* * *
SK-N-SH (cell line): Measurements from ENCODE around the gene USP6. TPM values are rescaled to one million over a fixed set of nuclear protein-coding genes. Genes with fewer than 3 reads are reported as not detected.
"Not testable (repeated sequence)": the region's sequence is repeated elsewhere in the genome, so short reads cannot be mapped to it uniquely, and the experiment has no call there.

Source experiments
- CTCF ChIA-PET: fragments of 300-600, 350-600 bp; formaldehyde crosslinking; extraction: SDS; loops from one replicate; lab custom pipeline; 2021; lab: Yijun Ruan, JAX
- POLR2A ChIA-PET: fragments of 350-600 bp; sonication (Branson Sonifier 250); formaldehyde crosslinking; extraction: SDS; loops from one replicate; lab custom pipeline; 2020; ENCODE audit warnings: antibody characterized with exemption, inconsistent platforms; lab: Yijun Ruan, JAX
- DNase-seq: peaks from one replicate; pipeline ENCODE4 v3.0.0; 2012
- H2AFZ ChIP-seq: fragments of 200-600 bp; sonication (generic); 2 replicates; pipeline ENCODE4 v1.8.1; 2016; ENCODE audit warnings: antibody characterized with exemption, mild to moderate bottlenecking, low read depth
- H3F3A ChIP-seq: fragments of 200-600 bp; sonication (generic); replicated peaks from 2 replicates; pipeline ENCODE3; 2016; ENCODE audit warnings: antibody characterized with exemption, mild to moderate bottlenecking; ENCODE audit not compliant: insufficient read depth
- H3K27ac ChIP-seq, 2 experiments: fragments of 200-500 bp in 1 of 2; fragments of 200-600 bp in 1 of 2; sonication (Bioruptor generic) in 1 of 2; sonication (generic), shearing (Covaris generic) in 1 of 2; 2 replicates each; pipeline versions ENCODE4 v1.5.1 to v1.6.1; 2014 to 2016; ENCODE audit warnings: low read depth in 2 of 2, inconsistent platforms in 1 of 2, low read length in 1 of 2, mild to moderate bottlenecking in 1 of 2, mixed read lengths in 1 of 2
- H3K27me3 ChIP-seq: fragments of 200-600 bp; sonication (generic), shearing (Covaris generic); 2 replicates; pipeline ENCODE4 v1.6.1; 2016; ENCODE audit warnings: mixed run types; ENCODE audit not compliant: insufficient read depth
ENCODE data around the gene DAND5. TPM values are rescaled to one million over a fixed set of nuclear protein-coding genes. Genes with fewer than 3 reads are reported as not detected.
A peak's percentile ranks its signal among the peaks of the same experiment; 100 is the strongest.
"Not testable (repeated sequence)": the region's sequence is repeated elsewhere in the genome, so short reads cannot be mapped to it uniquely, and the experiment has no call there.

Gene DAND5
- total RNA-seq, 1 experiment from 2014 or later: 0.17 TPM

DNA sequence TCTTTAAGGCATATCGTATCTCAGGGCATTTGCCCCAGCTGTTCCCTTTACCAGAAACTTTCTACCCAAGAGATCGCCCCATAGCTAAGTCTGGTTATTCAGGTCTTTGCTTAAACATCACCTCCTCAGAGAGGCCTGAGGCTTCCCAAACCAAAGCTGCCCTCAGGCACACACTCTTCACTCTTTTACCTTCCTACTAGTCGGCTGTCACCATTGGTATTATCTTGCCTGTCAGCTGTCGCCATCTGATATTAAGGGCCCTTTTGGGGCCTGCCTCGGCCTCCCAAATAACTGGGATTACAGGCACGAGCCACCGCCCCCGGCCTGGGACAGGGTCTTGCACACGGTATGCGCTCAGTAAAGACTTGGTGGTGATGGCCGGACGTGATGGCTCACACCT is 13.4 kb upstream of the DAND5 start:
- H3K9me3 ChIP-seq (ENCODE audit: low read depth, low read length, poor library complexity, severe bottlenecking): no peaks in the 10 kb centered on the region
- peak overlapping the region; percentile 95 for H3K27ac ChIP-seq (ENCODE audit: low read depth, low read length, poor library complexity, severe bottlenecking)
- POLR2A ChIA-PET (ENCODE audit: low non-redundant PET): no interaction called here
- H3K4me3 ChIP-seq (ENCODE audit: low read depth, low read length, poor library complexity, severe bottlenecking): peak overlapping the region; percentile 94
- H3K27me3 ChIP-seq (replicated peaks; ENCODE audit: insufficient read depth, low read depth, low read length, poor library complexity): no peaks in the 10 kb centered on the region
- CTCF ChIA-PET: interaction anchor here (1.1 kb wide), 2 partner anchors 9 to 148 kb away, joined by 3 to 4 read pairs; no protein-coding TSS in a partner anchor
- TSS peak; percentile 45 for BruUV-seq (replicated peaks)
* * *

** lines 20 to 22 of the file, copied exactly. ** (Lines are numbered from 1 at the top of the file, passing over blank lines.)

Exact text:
- H3K4me3 ChIP-seq (ENCODE audit: low read depth, low read length, poor library complexity, severe bottlenecking): peak overlapping the region; percentile 94
- H3K27me3 ChIP-seq (replicated peaks; ENCODE audit: insufficient read depth, low read depth, low read length, poor library complexity): no peaks in the 10 kb centered on the region
- CTCF ChIA-PET: interaction anchor here (1.1 kb wide), 2 partner anchors 9 to 148 kb away, joined by 3 to 4 read pairs; no protein-coding TSS in a partner anchor